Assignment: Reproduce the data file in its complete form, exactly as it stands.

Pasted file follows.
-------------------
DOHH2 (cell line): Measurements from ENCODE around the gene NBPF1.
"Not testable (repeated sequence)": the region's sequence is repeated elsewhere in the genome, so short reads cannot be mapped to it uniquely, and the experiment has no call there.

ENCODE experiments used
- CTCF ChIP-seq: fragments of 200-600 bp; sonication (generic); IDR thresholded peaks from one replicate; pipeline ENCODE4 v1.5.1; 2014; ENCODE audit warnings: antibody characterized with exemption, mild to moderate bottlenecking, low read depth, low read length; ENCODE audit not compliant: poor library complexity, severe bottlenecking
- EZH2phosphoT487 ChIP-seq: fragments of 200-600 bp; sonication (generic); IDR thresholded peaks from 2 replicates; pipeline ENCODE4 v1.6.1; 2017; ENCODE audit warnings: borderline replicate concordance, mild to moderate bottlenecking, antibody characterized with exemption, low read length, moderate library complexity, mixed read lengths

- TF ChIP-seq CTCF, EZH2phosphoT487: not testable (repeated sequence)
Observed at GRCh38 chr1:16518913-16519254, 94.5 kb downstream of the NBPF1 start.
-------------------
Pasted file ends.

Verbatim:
DOHH2 (cell line): Measurements from ENCODE around the gene NBPF1.
"Not testable (repeated sequence)": the region's sequence is repeated elsewhere in the genome, so short reads cannot be mapped to it uniquely, and the experiment has no call there.

ENCODE experiments used
- CTCF ChIP-seq: fragments of 200-600 bp; sonication (generic); IDR thresholded peaks from one replicate; pipeline ENCODE4 v1.5.1; 2014; ENCODE audit warnings: antibody characterized with exemption, mild to moderate bottlenecking, low read depth, low read length; ENCODE audit not compliant: poor library complexity, severe bottlenecking
- EZH2phosphoT487 ChIP-seq: fragments of 200-600 bp; sonication (generic); IDR thresholded peaks from 2 replicates; pipeline ENCODE4 v1.6.1; 2017; ENCODE audit warnings: borderline replicate concordance, mild to moderate bottlenecking, antibody characterized with exemption, low read length, moderate library complexity, mixed read lengths

- TF ChIP-seq CTCF, EZH2phosphoT487: not testable (repeated sequence)
Observed at GRCh38 chr1:16518913-16519254, 94.5 kb downstream of the NBPF1 start.